I don’t love the look of one solid layer of paint on bricks. It’s neat and pretty yes, it’s much easier to do yourself, and it works for most homes… but it’s not what I was looking for. Of all the images I found, my favorite look was the whitewashed look. These blogs all said one thing, “It’s so easy your kids can do it, but don’t let them because it is the messiest project ever!” I don’t have kids, so that wasn’t really an issue, but I was grateful for the warning about how drippy and splatter-y the paint would be. The other bonus was, NO PRIMING! I went to our “paint shelf” in the garage (remember I painted every room in the house so we have a lot of leftover paint), and grabbed Sherwin-Williams (Duration Home Interior Acrylic Latex paint Flat or Satin finish) Rock Candy and Gray Screen of which we had about 2 cups each leftover. I really did not want a white fireplace, because the built-ins on either side were white and I did not want it to be too blinding. I decided I would make up my own term and GRAY WASH it! I did some experimenting in the garage because we have steps with the exact same brick leading up to the house. I found that I liked both colors, with two coats, and made an executive decision then and there…

Here is how I did this:

  • Scrub your bricks with soap (dish soap works) and water and a good stiff brush to get any loose mortar up and clean any soot off, wipe with a wet cloth to get up all the soap (dry with a fan). Start singing “It’s a hard knock life” because that’s how you will get through this annoying and messy task. IMG_4864
  • Use a shop vac to get all the loose mortar up (there will be a lot) so you don’t get it in your paintbrush. Go over the bricks multiple times to make sure it is all up.
  • Mix 1 cup of paint to 3/4 cup water (important: constantly stir the mixture as you work or the paint will settle) and use a stiff 2″ brush, anything too big will make it tough to keep the look of different colors on your bricks.
  • Tape all surfaces and use trash bags/plastic and drop cloths or paper to cover everything because you will get tiny splatter everywhere. Wear old clothes, and put your hair up.
  • First paint the mortar with your lighter color choice, mine was Rock Candy. I kept my stick in the mixture at all times, stirring and using it to blot my brush. As you dip the brush into the mixture, you’ll want to wipe each side of the bristles on the stick to get excess liquid off, otherwise you’ll have a lot of drips! I found I did not have any drips when I was careful about wiping the brush first.

 

 

You will see that the mortar color makes a huge difference already..

  • Next all of the dark/black bricks and yellow/tan bricks would get the darker gray color, my choice: Gray Screen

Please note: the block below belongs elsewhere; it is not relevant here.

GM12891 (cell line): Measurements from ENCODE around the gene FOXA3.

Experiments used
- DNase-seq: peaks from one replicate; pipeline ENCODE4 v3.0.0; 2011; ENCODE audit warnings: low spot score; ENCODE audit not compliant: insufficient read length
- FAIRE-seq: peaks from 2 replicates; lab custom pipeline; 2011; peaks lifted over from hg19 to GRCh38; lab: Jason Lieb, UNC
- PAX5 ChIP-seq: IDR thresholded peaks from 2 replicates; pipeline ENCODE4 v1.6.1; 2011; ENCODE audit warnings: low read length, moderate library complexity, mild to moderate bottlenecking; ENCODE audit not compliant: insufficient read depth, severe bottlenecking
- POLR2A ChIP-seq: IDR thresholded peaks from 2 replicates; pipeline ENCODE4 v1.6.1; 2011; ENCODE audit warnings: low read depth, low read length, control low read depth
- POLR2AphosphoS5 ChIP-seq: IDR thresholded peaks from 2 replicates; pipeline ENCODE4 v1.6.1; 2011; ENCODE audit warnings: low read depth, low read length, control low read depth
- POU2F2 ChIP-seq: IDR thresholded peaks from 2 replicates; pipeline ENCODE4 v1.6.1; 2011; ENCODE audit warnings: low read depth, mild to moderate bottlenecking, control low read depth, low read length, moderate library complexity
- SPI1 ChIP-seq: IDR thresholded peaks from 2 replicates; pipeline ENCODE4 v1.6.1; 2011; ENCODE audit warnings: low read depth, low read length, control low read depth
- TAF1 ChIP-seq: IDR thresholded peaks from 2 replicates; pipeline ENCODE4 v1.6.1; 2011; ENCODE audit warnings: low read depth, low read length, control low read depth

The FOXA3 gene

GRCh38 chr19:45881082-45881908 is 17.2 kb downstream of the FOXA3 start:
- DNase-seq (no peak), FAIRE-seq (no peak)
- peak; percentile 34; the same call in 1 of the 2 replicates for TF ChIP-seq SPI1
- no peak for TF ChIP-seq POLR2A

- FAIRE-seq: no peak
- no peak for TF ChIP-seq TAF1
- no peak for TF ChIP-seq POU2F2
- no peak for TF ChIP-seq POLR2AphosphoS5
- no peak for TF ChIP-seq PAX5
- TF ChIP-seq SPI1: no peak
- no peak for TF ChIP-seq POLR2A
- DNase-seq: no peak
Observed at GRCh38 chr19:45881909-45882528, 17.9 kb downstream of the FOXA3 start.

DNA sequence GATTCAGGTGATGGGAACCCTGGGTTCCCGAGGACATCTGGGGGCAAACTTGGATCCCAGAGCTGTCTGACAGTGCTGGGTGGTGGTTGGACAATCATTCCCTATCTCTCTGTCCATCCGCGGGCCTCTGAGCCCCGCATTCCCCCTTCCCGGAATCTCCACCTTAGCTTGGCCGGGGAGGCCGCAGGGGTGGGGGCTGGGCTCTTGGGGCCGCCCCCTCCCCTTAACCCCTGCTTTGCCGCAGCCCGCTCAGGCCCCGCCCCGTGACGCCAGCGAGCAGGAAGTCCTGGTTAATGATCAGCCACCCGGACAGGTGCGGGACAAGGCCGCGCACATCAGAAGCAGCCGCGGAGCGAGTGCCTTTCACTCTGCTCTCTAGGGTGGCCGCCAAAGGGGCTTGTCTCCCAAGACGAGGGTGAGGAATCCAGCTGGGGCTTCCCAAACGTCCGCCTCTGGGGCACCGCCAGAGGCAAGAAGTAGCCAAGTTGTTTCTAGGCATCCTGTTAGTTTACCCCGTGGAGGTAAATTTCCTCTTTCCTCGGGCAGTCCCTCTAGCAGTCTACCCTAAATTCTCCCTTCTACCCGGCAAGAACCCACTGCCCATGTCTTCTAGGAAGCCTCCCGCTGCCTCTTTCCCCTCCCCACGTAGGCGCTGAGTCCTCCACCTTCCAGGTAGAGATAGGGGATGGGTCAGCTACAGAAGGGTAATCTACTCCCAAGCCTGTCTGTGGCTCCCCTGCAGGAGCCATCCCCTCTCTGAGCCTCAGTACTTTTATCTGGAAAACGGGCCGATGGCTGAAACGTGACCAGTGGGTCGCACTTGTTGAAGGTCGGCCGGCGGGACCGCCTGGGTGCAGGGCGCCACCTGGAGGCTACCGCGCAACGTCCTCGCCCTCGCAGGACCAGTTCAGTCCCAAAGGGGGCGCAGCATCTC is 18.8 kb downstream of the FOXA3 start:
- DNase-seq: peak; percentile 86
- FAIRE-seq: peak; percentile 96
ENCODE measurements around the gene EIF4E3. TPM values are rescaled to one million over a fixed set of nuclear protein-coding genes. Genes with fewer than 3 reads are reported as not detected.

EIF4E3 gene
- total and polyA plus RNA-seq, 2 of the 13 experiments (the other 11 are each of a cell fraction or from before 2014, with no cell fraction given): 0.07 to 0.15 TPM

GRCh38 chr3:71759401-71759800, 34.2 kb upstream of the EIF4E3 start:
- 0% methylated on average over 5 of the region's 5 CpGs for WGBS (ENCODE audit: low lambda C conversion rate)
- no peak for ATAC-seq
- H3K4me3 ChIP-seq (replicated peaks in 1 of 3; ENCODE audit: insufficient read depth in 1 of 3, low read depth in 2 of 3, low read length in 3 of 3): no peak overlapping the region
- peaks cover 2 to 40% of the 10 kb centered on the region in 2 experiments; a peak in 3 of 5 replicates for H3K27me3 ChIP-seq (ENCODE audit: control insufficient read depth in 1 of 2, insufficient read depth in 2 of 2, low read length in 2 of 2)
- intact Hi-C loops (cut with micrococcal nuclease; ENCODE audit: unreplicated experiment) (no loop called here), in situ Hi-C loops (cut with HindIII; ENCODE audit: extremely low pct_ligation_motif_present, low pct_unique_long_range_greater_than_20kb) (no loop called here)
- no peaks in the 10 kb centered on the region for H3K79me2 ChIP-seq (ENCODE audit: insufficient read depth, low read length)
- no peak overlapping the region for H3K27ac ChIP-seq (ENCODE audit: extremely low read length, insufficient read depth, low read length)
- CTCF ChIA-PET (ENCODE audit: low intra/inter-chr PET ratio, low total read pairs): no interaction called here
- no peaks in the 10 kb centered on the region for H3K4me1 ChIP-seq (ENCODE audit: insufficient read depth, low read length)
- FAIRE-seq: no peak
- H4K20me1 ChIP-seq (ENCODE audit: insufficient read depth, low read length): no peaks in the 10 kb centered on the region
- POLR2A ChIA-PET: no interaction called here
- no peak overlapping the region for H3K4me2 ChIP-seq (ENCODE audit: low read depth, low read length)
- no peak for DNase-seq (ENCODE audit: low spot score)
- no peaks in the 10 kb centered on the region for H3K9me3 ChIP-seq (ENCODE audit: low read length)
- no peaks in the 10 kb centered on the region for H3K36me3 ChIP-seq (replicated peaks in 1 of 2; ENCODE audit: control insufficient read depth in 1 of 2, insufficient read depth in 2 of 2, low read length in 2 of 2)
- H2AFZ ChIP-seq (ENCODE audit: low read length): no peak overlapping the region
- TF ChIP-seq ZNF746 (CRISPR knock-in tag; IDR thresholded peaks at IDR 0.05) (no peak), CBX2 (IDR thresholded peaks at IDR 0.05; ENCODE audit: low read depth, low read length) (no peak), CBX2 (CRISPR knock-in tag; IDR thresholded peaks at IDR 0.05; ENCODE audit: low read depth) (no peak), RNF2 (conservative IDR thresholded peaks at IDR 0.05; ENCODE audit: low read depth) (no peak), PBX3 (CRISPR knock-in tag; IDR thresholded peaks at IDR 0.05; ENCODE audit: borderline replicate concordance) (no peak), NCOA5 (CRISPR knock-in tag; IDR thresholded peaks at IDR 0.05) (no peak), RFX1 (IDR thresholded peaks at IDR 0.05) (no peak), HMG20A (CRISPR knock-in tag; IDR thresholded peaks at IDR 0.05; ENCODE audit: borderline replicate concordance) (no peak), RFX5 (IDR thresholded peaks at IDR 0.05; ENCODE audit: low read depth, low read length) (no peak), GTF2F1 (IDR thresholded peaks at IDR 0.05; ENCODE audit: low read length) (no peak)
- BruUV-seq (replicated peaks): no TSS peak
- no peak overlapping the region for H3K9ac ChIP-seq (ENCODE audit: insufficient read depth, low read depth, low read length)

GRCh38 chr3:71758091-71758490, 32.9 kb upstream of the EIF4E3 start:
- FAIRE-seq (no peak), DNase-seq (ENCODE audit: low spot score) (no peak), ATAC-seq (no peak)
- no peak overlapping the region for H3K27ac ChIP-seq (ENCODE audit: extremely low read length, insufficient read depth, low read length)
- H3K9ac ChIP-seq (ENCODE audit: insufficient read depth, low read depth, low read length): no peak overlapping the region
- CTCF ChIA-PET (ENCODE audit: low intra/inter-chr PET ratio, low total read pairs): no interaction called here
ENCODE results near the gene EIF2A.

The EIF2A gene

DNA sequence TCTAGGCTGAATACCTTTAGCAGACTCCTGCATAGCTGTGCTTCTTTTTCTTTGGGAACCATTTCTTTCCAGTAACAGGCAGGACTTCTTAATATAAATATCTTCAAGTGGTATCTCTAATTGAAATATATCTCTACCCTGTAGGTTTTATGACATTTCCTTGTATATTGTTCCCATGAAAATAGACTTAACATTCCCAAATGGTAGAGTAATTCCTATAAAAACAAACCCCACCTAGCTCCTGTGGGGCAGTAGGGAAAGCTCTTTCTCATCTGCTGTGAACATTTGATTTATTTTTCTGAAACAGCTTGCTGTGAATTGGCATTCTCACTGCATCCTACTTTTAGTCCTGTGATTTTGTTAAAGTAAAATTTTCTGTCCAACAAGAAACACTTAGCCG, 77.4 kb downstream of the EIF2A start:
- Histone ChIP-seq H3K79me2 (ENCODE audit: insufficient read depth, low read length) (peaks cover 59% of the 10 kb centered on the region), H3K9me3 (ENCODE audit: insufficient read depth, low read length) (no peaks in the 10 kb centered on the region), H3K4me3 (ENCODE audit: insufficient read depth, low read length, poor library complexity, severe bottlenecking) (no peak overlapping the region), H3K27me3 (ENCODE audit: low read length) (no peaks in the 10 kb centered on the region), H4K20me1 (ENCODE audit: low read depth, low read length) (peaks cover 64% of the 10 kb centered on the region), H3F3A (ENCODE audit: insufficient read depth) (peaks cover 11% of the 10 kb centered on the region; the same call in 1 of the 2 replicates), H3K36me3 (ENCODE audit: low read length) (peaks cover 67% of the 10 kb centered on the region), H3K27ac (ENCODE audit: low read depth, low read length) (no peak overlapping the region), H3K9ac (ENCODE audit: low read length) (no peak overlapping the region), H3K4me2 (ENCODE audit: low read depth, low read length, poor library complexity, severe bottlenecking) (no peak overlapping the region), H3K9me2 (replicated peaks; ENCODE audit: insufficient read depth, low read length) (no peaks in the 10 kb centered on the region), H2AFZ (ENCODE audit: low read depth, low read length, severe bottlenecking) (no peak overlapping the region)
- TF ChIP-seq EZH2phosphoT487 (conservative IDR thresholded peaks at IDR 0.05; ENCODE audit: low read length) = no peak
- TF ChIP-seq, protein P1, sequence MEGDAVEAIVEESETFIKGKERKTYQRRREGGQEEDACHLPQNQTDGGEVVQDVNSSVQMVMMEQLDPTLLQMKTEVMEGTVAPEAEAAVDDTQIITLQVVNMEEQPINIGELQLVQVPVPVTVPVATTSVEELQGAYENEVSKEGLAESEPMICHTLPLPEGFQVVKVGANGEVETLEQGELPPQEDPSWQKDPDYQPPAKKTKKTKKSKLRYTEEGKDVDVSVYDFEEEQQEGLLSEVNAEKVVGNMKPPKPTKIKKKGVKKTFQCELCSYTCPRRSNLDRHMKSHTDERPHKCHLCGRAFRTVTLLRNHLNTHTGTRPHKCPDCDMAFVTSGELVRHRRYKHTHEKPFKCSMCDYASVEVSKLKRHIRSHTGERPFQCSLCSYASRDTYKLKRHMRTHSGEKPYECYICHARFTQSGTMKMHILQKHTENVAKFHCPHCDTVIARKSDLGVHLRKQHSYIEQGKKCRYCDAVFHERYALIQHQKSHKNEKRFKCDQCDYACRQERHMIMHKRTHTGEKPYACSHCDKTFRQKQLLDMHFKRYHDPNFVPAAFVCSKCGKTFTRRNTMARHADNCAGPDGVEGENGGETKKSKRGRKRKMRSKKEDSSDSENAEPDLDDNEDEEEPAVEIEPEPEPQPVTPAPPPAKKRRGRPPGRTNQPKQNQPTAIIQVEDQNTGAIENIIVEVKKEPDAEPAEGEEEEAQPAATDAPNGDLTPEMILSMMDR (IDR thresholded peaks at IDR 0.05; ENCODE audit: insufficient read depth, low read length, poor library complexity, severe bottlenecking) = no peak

I started top to bottom, mostly because I knew the top would be covered by a TV eventually and this was a good place to practice. Also, you can catch any drips that fall on the unpainted bricks below and paint right over them.
  • Next use your lighter color for all of the regular red bricks (and at the same time the mortar gets a second coat) my choice: Rock Candy

It actually looks really cool with just one coat (below right) and if this is the look you are going for, a muted red brick, then you can stop here! We just wanted more gray to show through than red, so I kept going..

 

  • After you have done one coat of each, you can mix the two paints together, creating another shade of gray, and cover up any of the really red or yellow bricks that show through. I poured half of the Gray Screen mixture into my Rock Candy mixture, so it would darken just a little bit. *This gives it dimension and keeps the look of the multi-colored bricks. Nothing natural is ever uniform so it looks more realistic than just one color slapped over top of it.
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Next I painted the mantle and the trim. The mantle is the same as the beams the chalk paint (see above) Artifact and I have not yet decided if it will get the same white wax over top.. This whole project took me all day, 9:15am-9:00pm with only a break to cook and eat dinner..I might have neglected to eat breakfast or lunch. I don’t really recommend that.

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NOW The Pictures you’ve all been waiting for and some before/afters side by side…

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Of course, the mantle won’t stay that way. I just put those things to stage it.. our giant TV will soon return and take up the whole top portion of the brick.. oh well! For now I can enjoy it while I sip my coffee and smile. It’s so peaceful in here! The biggest bonus? I did not have to spend any money on paint or supplies! The 4 cups of paint (roughly 2 of each) was more than enough and I was shocked!

 

 

 

 

MY NEXT PROJECT: To spray paint the black fireplace screen silver with a high heat paint by Rust-Oleum to match..